As Mardi Gras was celebrated in still-recovering New Orleans earlier this month, more than a dozen IT managers in Louisiana and Mississippi were rushing to build more resilient systems, improve their companies’ communications capabilities and apply the many lessons they learned from Hurricane Katrina.
There’s a particularly strong push to increase data backup capabilities, especially via online replication to other sites, and to set up wireless and satellite communications systems, the IT managers say. The work is being done with a sense of urgency because of worries about this year’s hurricane season, even while many employers struggle to find IT staffers to replace those who left the region and haven’t returned.
“I have a great concern for this coming hurricane season,” says James Mehaffey, manager of the business continuity programme at Blue Cross and Blue Shield of Louisiana, a healthcare provider. “In the Gulf Coast our infrastructure is severely weakened.”
Many of the people leading the efforts to reinforce IT systems and networks have already been through a lot, both professionally and personally.
For instance, the home of David Scripter, regional IT manager of URS’ New Orleans operations, was located near a breached canal in the city. “I lost my house and pretty much everything I own,” he says, adding that at least he, his wife and their three young children were all safe.
From a business standpoint, the engineering services firm’s offices were inaccessible for about a month after Katrina struck, causing devastating flooding the following day. Because systems were out of reach, URS had to buy new hardware, especially PCs for its end-users, Scripter says. The company set up remote offices in Baton Rouge, Louisiana, as well as in Houston and Austin, Texas, and it took the firm two weeks to restore its IT operations after the hurricane.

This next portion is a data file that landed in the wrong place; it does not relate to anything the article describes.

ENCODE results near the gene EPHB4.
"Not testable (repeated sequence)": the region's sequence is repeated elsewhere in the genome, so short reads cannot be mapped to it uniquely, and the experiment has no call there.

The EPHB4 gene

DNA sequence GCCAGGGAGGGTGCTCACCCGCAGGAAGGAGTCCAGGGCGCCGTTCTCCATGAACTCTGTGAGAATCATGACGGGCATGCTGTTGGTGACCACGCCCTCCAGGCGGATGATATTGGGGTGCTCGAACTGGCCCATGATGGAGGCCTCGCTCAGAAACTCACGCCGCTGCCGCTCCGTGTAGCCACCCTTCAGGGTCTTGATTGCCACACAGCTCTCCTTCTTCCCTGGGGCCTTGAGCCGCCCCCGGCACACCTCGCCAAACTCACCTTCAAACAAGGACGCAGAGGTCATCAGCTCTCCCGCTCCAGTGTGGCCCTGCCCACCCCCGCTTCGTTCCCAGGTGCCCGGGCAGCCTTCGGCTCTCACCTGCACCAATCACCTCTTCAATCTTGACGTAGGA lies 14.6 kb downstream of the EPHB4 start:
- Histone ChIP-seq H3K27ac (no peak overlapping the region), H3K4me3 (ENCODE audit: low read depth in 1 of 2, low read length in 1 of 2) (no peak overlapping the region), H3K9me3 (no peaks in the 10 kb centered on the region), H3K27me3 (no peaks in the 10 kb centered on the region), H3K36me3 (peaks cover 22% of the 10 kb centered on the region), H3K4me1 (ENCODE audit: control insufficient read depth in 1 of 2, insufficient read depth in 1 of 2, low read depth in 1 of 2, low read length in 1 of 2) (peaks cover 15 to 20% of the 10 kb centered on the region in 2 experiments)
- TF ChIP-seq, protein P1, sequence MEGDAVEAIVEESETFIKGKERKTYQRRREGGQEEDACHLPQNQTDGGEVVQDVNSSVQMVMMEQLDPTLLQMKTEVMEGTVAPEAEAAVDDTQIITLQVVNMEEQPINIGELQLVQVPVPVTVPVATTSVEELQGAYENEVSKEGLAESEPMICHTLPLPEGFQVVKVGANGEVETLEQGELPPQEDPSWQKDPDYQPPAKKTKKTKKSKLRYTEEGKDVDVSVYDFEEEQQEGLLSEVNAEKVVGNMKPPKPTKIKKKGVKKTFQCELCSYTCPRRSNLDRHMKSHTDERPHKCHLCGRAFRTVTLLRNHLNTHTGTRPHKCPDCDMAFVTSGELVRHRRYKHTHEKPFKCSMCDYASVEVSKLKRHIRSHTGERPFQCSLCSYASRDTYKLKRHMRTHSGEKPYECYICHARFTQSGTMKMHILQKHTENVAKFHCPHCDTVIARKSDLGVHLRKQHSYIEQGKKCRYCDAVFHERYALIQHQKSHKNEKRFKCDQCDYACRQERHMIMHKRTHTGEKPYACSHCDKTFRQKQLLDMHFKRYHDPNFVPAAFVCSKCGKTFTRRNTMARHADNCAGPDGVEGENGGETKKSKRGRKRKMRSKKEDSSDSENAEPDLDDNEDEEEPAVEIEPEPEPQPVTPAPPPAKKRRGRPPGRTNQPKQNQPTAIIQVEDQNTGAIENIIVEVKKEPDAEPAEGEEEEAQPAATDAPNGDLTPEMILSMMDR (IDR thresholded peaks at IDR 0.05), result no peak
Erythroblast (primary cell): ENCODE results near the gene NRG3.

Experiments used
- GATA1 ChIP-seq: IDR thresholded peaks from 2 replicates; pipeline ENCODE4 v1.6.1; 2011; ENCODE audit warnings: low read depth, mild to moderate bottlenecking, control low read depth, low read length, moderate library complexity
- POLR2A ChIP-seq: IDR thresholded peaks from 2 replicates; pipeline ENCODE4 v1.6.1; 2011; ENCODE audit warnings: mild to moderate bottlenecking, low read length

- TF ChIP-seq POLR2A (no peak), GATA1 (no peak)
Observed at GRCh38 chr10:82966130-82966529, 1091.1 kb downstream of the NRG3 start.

Scripter is now back in New Orleans and working to make sure the company can recover from another catastrophic storm within five days. He says his staff have installed a SAN (storage-area network) in New Orleans and are investigating how to mirror the data on the SAN to an off-site location in another state. URS is also installing a system that will replicate separate Oracle databases used in 3D engineering applications to remote locations. “We’re trying to get a lot of this stuff in place by June 1.”
Larry Mayo, vice president of IT at Keesler Federal Credit Union in Biloxi, Mississippi, is working to the same deadline.
Keesler’s headquarters building lost its roof and most of its windows to Katrina, but the credit union’s datacentre was spared because it was located between two cement floors in the middle of the building, Mayo says. A generator worked throughout the seven days that the company was without electricity and Mayo took steps to activate Keesler’s disaster recovery site in Arizona.
However, Keesler decided not to go live with the DR site because of the widespread failure of voice and data networks in the Gulf Coast region. “Without the communications leg of it, no matter which datacentre we worked out of, we were going to be dead in the water,” he says.
As a result, the credit union is installing satellite communications links as network backups at its 12 locations in the US and three offices in the UK, he says. The installations have been completed at three facilities and the remainder are due to be finished by June 1. By then, Keesler also expects to have deployed a converged voice and data network that will replace an aging Cisco data backbone and a PBX phone system. The converged network, which was expedited after Katrina, will be able to work over the satellite links, Mayo says.